In their book Quench, authors Cohen and Bria explain that “for many years, we’ve operated with the assumption that the path to hydration was drinking eight glasses of water daily—the picture is actually much more complex.”
Let’s explore what they have to say and see if there is a way to work smarter rather than harder when working on our hydration.
Gina Bria, an anthropologist that studied desert cultures which survived with very little water, got a call from her mother’s care facility. They told her that her mother was suffering from chronic dehydration.
Concerned, Bria decided to delve into her research to see if there was anything that she could learn from the desert cultures to help her mom.
Bria knew that the Tarahumara people of Mexico used chia seeds to aid in hydration. So, she used her coffee grinder to turn some chia seeds into powder, instructing her mother’s caregiver to add it to her mom’s orange juice each morning.
That did the trick, and her mom did not have any more issues with chronic dehydration. After this experience Bria decided to research a form of hydration known as “gel water.”
What Is Gel Water?
In Quench, Cohen and Bria describe gel water, or living water, as a “newly identified phase of water that’s not quite liquid, vapor, or ice. (It is) identified by an extra hydrogen and oxygen atom, so the molecular structure is H3O2.” Gel water exists in plants and can be found in fruits, vegetables, and seeds.
Chia and cacti are full of gel water. In fact, the Aztecs and Incas are thought to have often subsisted on only chia and cacti, actually going weeks without water. This shows how hydrating gel water can actually be.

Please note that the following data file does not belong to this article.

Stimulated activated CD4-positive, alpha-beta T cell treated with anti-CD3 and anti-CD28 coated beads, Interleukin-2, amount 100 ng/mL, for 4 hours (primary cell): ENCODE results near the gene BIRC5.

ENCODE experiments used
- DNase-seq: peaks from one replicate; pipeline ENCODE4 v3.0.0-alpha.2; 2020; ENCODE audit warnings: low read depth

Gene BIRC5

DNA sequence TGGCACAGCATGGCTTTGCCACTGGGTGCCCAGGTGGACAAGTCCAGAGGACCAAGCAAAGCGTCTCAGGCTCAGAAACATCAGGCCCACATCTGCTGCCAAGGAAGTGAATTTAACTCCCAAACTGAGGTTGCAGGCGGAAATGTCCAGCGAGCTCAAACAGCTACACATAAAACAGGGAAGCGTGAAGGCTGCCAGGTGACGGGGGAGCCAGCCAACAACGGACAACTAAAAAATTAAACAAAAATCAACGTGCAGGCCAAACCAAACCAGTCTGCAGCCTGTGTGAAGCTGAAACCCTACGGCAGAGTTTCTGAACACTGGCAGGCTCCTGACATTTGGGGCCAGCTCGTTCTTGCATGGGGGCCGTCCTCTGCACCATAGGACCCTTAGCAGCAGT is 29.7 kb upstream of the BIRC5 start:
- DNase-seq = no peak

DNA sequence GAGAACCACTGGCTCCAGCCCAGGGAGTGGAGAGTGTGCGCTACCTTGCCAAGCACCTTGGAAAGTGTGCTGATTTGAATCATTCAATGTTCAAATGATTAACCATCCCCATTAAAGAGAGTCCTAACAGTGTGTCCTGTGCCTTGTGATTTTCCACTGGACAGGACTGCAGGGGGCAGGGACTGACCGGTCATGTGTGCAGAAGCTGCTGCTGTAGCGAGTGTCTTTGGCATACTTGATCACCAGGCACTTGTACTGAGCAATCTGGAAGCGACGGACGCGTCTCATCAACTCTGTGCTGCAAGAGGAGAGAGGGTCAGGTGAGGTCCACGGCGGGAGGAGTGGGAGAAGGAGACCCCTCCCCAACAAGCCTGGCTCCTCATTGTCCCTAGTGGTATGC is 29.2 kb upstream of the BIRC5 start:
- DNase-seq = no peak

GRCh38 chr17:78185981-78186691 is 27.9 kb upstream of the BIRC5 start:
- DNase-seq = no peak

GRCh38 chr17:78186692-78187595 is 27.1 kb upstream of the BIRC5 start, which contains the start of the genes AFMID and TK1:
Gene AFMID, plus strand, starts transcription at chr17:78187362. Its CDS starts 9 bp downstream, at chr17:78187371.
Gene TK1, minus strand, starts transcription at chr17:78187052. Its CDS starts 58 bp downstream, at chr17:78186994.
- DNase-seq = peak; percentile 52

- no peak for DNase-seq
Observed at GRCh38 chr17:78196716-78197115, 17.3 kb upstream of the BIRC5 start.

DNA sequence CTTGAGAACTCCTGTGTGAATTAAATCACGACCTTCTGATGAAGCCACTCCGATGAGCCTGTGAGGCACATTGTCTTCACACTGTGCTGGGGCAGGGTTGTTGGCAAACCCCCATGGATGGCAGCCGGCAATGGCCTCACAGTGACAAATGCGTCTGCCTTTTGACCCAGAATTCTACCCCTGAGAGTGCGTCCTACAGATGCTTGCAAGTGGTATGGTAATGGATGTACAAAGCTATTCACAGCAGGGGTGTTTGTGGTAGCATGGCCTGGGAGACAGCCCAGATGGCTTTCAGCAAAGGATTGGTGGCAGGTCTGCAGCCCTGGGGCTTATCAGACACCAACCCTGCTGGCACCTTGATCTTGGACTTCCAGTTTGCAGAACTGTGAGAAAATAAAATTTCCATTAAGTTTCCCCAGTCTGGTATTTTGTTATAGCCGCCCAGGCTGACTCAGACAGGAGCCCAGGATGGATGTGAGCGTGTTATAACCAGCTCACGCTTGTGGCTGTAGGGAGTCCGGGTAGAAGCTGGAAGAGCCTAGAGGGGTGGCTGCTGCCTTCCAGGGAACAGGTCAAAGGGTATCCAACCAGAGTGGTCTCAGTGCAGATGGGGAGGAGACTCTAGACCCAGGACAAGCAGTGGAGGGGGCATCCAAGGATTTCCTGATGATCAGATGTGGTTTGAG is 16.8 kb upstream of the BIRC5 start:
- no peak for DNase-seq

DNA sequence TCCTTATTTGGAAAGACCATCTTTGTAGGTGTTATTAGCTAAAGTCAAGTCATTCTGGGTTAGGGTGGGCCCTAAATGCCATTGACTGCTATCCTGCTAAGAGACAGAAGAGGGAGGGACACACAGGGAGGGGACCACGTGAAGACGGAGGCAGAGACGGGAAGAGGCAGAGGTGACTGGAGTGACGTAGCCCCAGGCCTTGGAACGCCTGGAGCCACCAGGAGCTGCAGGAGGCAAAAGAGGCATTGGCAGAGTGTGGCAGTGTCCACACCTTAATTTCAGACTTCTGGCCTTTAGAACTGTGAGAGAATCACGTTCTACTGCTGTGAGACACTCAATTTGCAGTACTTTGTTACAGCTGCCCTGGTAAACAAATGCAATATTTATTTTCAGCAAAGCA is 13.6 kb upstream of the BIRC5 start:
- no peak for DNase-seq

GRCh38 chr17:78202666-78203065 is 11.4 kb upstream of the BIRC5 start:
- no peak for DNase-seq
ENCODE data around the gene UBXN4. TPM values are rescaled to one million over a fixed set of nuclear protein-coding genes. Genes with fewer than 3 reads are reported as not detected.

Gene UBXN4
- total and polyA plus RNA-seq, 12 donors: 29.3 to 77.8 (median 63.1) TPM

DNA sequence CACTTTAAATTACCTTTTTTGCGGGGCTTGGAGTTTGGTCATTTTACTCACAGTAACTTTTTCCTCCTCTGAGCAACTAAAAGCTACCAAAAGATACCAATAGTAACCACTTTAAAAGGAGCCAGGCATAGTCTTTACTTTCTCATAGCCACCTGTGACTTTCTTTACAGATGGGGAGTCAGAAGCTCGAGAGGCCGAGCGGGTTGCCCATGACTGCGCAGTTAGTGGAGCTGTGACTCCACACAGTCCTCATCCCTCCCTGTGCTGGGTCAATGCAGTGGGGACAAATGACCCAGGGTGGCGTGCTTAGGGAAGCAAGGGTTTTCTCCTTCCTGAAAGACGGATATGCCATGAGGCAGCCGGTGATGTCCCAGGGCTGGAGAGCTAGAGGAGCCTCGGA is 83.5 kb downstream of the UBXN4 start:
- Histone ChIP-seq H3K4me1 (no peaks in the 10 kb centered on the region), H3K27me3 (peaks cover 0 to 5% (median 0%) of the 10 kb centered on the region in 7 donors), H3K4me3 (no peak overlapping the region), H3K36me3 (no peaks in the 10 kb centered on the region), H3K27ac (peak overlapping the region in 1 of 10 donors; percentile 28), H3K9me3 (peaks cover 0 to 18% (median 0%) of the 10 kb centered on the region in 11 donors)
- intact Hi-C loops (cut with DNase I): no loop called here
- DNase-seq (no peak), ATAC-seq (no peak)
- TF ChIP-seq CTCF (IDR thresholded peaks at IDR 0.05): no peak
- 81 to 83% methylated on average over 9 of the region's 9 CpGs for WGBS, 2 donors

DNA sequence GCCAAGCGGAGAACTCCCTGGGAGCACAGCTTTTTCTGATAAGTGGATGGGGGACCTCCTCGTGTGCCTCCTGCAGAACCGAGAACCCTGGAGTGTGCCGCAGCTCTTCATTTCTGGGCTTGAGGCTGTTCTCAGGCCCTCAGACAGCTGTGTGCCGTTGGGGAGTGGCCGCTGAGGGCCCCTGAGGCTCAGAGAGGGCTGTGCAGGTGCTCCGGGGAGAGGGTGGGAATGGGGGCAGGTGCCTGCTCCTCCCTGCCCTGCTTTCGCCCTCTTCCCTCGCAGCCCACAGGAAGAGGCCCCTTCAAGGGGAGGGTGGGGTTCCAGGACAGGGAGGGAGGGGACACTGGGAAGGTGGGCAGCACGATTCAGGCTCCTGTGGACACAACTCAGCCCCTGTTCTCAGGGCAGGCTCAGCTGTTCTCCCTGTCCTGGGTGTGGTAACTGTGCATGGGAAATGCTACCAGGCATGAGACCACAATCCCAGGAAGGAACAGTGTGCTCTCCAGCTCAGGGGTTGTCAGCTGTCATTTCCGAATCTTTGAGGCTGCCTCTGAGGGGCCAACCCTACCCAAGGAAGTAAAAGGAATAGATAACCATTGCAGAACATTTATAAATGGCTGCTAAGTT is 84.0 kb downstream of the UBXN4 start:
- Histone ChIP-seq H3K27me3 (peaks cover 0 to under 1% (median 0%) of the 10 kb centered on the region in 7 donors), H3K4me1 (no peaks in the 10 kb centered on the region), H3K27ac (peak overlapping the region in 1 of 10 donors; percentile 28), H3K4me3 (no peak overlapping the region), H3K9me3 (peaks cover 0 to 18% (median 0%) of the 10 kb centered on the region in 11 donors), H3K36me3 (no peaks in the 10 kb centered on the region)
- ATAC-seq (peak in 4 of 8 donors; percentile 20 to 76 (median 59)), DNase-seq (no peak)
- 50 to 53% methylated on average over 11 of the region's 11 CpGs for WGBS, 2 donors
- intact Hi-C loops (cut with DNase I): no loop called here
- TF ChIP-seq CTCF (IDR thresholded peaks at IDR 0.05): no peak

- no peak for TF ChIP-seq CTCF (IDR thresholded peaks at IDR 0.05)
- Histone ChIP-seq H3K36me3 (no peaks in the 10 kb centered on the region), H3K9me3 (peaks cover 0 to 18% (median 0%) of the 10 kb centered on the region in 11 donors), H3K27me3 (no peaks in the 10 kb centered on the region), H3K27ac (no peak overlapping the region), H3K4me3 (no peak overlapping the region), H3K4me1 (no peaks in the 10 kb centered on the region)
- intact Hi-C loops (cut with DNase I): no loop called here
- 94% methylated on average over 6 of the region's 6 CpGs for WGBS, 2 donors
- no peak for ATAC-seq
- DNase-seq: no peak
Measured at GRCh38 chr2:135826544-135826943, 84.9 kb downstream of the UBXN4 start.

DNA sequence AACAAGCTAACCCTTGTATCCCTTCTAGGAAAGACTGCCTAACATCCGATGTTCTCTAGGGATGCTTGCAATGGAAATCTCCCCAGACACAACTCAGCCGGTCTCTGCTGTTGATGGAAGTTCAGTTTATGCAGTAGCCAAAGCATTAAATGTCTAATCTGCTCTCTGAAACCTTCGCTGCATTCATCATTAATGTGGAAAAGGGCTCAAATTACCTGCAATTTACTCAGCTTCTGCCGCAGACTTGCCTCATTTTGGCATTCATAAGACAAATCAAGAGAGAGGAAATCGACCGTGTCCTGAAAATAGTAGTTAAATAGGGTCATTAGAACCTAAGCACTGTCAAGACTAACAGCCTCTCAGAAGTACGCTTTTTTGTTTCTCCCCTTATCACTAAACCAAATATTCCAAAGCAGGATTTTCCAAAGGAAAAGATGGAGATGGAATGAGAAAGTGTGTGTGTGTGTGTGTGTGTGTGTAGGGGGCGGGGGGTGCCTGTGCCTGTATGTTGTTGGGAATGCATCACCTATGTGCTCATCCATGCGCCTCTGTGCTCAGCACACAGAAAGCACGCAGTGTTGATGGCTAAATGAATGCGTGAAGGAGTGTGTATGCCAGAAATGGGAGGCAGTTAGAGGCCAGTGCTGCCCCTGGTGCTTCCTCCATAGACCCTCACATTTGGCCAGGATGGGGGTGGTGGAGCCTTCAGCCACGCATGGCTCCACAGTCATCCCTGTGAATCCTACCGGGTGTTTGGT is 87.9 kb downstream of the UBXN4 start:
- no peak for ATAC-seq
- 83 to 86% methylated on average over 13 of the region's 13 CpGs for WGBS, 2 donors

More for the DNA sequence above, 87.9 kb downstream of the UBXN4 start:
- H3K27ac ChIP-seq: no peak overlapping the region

Read more ...
Summer’s here and the kids are out of school - think parks, picnics, and the pool. But is it all sunshine?
While summer can be the highlight of a kid's year, for parents it can have its challenges. As summer wears on we begin to hear, “I’m bored.” We may even start to countdown the days until school begins again.
But there are some things we can do as parents to set our kids up for a great, creative, and active summer.
Part of the magic of summer happens when we let the kids play without a plan or direction from adults. There is so much to learn while playing uninterrupted. And remember, being bored isn’t necessarily a bad thing.
Include Time for Unstructured Play
Let the kids have plenty of free and unstructured play! Many of us spent nearly our entire summer outside playing with friends in the neighborhood. We were responsible for our own fun, and we learned so much through it!
Unstructured play gives children the opportunity to explore their own interests, while developing creativity, and independence. When playing with friends outside, they learn to negotiate and cooperate with others, while often being quite active.
According to Angela Hanscom, author of Balanced and Barefoot, “It is during free play, where children move and challenge their bodies in new ways, constantly testing their limits and getting to the next developmental level. When we take away their time for free play and replace this time with adult-directed exercise, it limits the type of movement experiences these children receive”.